Otmar Issing's article in the FT this morning makes for very interesting reading. His former role on the ECB's executive board and therefore as an architect of the Single Currency makes his analysis of the current problems all the more important. But it also raises big questions.
"The crisis of European economic and monetary union seems to confirm a long-standing belief that monetary union cannot survive without political union...He goes on to warn that:
...Connecting the initial idea of a political union with developments currently under way is both logically flawed and politically dangerous. In short: a consistent concept of a political union should be based on a constitution, and imply a European government controlled by a European Parliament, elected according to democratic principles.
What we see happening now is something quite different. More and more national taxpayers’ money is now at risk to “save” the euro. Yet the conclusion that this process is leading in the direction of political union is derived from the strict conditions imposed upon member states that broke the rules, in exchange for help – conditions which imply a kind of European control over elements of member state governments."
"Any attempt to 'save' monetary union via agreements which transfer sovereignty to a European level, where violations of fundamental treaties have become a regular event, lacks any logic. In the end it will only further alienate the people from Europe itself.Issing's analysis is extremely powerful and one that we would largely agree with - and it's also an indication of the frustration in Germany over the direction in which the Single Currency is moving, not least with the ECB's decision to start splashing around in the Spanish and Italian bond markets. But Issing's article begs the question, what is the alternative solution to the political union that he describes? After all, Issing is not arguing for the euro to be abolished. In fact in his last sentence, he describes it as "the most successful project of economic integration in the history of mankind."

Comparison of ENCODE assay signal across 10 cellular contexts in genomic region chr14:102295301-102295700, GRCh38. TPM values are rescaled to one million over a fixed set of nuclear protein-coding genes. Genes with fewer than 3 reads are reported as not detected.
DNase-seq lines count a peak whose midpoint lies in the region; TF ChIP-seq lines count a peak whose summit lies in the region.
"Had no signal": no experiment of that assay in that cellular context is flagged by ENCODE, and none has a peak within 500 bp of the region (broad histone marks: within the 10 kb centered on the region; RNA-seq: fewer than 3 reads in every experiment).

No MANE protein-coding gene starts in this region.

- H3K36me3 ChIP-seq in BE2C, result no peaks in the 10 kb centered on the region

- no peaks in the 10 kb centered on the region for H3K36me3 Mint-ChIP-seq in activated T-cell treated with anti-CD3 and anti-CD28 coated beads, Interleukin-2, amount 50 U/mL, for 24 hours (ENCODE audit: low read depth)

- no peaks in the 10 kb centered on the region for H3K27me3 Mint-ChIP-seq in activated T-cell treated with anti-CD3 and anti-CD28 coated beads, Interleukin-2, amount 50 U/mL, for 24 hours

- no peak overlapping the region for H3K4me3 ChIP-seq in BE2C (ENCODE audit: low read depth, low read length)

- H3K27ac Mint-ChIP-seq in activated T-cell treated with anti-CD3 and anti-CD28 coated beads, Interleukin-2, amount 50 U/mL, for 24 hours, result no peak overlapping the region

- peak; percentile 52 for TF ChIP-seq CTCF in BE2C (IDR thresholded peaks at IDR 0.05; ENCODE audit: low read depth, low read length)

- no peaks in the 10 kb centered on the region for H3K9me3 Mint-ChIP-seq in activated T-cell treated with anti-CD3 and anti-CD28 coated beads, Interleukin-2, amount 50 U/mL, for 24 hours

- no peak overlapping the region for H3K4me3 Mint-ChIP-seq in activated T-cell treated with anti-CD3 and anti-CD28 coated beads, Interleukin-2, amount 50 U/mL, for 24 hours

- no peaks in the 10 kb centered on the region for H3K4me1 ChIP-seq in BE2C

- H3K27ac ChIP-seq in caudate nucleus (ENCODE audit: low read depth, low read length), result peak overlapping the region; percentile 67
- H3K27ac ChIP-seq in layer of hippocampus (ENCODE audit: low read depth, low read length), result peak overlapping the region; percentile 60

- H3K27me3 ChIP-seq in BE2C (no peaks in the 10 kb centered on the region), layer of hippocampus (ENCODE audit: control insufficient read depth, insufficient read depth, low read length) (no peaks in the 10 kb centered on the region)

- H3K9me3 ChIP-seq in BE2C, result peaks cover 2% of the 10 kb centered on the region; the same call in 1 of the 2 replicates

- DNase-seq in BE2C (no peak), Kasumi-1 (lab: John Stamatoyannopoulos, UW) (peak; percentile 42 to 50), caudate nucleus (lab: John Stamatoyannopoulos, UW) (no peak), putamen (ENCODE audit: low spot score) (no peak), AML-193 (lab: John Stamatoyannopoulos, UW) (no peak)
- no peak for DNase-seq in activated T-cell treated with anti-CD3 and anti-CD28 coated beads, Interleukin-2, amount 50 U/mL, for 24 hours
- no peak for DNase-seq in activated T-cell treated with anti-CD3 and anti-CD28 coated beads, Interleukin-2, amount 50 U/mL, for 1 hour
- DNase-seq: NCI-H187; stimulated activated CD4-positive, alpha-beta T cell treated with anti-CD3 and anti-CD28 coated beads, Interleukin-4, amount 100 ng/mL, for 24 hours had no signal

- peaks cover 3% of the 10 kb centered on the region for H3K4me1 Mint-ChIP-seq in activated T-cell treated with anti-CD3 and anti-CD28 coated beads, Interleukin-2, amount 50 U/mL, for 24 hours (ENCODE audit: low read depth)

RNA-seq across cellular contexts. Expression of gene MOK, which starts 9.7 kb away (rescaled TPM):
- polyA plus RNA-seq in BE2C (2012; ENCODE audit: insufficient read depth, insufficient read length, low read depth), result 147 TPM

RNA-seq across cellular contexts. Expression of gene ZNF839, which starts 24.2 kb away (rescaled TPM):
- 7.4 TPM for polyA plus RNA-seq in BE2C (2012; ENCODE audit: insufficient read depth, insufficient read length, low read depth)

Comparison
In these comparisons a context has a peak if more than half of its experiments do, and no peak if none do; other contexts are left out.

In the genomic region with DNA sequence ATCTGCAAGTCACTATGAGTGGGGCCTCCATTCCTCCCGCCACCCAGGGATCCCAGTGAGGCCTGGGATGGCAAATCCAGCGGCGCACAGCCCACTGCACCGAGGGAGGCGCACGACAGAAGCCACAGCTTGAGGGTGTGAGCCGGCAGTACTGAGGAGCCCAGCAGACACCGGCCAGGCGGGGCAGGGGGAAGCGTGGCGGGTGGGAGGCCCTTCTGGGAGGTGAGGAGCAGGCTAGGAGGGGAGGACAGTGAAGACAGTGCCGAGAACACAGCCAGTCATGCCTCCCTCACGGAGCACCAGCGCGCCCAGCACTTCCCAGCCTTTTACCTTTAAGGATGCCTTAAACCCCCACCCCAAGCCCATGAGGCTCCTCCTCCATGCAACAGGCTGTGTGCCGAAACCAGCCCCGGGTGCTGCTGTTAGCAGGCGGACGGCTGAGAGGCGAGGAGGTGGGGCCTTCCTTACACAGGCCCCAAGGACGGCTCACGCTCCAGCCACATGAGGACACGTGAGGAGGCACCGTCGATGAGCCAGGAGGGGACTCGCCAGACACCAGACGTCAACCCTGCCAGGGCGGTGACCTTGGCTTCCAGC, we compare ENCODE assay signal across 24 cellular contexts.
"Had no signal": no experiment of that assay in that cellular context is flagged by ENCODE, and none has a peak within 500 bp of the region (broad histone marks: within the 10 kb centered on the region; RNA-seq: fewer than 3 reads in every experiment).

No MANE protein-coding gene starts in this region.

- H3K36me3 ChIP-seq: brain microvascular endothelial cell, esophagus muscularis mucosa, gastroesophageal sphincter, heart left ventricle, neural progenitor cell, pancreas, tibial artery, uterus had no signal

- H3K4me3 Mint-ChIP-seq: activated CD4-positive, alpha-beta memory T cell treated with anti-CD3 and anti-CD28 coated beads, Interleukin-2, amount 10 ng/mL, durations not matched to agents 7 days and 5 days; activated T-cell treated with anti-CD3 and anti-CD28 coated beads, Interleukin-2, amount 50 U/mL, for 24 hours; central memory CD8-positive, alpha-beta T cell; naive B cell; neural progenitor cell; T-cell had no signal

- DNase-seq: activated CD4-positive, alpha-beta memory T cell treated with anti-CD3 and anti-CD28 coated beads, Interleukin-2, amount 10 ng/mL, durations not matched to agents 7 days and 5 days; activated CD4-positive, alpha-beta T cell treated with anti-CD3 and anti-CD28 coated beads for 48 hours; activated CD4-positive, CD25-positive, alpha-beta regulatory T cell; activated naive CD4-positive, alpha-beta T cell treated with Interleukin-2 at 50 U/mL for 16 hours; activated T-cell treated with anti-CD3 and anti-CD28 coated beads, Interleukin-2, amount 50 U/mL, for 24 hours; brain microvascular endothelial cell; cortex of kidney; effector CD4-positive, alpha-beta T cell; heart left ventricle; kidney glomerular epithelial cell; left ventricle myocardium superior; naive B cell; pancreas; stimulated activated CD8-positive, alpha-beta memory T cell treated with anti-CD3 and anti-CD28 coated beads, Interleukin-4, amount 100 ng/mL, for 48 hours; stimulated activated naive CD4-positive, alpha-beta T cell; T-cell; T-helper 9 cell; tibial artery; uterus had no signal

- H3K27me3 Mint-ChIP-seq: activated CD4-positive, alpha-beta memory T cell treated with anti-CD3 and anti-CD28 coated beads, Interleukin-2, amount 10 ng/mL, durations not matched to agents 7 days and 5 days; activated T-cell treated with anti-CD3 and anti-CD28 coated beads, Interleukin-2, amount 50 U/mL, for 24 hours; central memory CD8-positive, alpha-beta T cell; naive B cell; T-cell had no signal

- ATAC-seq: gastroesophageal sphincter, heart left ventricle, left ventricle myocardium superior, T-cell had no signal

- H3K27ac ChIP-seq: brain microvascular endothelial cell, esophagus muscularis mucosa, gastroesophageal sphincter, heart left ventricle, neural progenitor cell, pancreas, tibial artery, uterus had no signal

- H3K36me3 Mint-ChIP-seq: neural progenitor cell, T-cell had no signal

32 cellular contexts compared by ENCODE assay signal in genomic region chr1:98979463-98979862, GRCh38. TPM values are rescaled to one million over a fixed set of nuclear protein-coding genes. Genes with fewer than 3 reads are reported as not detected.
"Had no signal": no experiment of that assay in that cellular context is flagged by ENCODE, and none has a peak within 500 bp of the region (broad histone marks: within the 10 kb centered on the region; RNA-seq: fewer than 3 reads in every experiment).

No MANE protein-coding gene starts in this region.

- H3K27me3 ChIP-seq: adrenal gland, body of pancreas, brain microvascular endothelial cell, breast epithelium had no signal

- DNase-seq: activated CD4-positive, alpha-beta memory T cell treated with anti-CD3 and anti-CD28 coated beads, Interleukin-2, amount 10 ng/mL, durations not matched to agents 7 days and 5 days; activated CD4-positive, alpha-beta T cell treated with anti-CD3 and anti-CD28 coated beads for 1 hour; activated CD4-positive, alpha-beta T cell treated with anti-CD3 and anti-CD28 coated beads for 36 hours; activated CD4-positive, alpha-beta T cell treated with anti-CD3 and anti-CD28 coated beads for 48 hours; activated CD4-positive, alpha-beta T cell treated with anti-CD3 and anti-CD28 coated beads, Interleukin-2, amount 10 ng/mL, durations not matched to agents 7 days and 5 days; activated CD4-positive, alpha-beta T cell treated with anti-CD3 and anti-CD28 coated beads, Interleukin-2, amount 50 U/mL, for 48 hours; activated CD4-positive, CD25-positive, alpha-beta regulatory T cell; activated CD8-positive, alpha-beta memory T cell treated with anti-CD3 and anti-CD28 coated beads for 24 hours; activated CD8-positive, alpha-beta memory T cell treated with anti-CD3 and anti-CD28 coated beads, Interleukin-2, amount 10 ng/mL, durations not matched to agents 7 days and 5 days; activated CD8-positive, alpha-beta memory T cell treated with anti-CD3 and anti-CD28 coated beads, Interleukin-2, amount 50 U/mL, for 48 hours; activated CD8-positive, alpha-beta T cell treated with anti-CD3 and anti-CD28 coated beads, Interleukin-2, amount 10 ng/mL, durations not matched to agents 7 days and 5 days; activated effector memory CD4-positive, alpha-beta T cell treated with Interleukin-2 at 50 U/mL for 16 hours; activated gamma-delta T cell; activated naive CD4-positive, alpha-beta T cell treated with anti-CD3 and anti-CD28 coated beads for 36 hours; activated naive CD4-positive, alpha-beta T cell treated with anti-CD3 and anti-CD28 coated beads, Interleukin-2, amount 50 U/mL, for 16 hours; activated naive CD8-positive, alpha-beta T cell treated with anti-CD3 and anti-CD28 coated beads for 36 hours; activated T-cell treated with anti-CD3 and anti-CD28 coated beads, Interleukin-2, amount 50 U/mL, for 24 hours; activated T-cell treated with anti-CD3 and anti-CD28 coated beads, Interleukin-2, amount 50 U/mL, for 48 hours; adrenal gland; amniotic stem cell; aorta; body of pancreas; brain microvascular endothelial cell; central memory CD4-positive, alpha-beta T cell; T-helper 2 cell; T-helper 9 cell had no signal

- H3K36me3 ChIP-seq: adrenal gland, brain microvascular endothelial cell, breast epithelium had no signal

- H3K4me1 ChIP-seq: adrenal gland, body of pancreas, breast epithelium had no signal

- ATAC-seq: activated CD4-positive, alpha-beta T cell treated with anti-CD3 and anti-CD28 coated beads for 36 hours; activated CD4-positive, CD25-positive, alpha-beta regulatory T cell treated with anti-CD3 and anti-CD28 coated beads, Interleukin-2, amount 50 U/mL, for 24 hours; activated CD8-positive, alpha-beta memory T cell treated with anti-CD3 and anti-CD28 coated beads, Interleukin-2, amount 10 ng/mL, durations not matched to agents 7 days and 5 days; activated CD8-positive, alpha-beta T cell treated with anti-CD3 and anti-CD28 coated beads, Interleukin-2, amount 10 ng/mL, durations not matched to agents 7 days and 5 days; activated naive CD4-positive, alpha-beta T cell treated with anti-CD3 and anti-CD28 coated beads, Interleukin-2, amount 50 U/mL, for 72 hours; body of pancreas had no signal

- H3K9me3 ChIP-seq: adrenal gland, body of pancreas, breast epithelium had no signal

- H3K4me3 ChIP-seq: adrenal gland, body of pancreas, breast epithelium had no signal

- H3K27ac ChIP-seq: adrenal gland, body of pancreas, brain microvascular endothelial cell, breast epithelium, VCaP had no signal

...This type of political union would not survive. Its collapse would be brought by resistance from the people. In the past cries of 'no taxation without representation' have brought war. This time the consequence would be to threaten the collapse of the most successful project of economic integration in the history of mankind."
Issing describes the euro as a "depoliticised currency" based on "rules enshrined in international treaties" and "entrusted to an independent central bank with a clear mandate to maintain price stability." This could very easily be characterised as the wider German rule-based view of how the euro (and many other things in life) should work.
But what about the countries who haven't been able to survive within the rules? Alright Greece broke them from the start but the likes of Spain and Italy are clearly struggling to cope within the euro's one-size-fits-all straitjacket and played by the rules in good times.
Issing doesn't offer an opinion on how this should be addressed but surely the logic of maintaining this rules-based view is that those that can't stick to them will have to leave.
Of course, Issing is far too diplomatic to even hint at this possibility but once you acknowledge that going down the current path of collectivising debt in the eurozone, and saving the fiscally irresponsible, will cause the euro to "collapse" and "further alienate people" what other alternative is there to showing the rule-breakers the exit door?